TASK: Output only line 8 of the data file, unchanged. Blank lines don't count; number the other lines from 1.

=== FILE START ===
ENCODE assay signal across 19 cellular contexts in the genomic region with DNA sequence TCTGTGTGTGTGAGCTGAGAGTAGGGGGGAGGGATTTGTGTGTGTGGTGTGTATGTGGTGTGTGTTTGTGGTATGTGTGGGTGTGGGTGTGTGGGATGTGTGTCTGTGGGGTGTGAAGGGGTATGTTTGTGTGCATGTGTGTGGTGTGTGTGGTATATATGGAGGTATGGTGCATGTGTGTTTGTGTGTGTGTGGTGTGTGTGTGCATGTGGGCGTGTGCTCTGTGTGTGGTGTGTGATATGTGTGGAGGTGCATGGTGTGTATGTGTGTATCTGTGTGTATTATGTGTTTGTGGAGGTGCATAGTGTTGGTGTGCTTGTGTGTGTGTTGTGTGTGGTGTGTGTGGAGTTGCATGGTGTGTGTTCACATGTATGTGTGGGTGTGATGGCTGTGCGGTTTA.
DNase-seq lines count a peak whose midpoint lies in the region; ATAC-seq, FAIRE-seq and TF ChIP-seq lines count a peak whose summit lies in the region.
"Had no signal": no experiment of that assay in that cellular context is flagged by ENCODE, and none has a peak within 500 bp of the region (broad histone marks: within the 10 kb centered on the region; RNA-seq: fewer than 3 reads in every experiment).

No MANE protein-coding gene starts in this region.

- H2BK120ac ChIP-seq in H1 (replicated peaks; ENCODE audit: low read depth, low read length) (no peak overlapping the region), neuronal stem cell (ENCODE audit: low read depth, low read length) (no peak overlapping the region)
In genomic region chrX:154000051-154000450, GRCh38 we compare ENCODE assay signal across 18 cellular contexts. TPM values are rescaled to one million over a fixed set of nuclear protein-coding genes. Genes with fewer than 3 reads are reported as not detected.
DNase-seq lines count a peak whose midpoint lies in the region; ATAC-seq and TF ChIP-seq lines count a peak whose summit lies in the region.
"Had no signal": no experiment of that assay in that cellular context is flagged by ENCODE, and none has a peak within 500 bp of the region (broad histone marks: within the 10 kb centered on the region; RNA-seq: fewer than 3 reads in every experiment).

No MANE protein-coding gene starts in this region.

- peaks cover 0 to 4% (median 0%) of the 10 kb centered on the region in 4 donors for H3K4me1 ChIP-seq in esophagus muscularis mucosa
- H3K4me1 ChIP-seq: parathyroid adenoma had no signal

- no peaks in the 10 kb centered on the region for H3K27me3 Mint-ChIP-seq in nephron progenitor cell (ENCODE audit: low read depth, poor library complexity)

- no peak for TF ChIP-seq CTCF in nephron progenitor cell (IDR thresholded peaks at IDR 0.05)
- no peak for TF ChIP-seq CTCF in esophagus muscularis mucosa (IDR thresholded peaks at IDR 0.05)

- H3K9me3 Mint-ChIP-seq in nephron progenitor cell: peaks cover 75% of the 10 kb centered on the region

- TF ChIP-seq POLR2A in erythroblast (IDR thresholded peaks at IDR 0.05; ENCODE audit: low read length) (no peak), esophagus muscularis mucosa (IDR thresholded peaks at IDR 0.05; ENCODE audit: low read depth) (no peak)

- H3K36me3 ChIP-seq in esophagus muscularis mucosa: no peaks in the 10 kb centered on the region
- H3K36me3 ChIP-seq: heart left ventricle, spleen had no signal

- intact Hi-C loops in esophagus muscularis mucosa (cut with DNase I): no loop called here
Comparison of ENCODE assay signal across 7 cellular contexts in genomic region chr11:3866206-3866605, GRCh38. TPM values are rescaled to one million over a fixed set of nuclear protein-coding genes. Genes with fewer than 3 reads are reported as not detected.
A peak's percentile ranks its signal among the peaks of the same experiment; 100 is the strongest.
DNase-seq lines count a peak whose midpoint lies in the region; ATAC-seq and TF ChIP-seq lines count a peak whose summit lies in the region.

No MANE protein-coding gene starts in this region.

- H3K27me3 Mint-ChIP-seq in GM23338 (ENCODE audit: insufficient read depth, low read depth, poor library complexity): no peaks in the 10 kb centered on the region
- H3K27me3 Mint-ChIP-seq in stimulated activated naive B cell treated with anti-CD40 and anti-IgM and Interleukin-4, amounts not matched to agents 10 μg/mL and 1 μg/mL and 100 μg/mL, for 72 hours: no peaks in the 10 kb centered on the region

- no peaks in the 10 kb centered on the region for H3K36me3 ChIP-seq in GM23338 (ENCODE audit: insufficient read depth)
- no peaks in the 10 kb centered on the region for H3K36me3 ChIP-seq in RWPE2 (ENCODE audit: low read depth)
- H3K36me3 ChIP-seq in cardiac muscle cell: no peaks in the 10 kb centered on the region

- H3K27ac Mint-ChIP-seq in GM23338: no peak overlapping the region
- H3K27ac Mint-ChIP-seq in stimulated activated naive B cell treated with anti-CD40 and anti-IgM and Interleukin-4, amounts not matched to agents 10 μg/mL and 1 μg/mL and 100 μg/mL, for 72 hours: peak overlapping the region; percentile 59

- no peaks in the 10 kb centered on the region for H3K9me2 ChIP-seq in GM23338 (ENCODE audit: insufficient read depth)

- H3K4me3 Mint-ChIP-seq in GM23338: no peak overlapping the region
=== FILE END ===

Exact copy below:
"Had no signal": no experiment of that assay in that cellular context is flagged by ENCODE, and none has a peak within 500 bp of the region (broad histone marks: within the 10 kb centered on the region; RNA-seq: fewer than 3 reads in every experiment).